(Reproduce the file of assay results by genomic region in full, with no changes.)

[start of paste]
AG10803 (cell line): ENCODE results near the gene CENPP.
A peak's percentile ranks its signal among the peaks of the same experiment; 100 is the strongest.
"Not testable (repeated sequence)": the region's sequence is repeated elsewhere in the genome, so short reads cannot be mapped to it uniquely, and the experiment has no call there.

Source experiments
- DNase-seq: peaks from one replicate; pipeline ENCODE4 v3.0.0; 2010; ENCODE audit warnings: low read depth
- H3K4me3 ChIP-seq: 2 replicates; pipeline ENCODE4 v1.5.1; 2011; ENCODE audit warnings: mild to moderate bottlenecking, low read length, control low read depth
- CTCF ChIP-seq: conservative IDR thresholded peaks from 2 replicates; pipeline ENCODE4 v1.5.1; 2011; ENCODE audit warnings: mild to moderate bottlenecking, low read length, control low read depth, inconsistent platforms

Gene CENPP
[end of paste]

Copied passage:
AG10803 (cell line): ENCODE results near the gene CENPP.
A peak's percentile ranks its signal among the peaks of the same experiment; 100 is the strongest.
"Not testable (repeated sequence)": the region's sequence is repeated elsewhere in the genome, so short reads cannot be mapped to it uniquely, and the experiment has no call there.

Source experiments
- DNase-seq: peaks from one replicate; pipeline ENCODE4 v3.0.0; 2010; ENCODE audit warnings: low read depth
- H3K4me3 ChIP-seq: 2 replicates; pipeline ENCODE4 v1.5.1; 2011; ENCODE audit warnings: mild to moderate bottlenecking, low read length, control low read depth
- CTCF ChIP-seq: conservative IDR thresholded peaks from 2 replicates; pipeline ENCODE4 v1.5.1; 2011; ENCODE audit warnings: mild to moderate bottlenecking, low read length, control low read depth, inconsistent platforms

Gene CENPP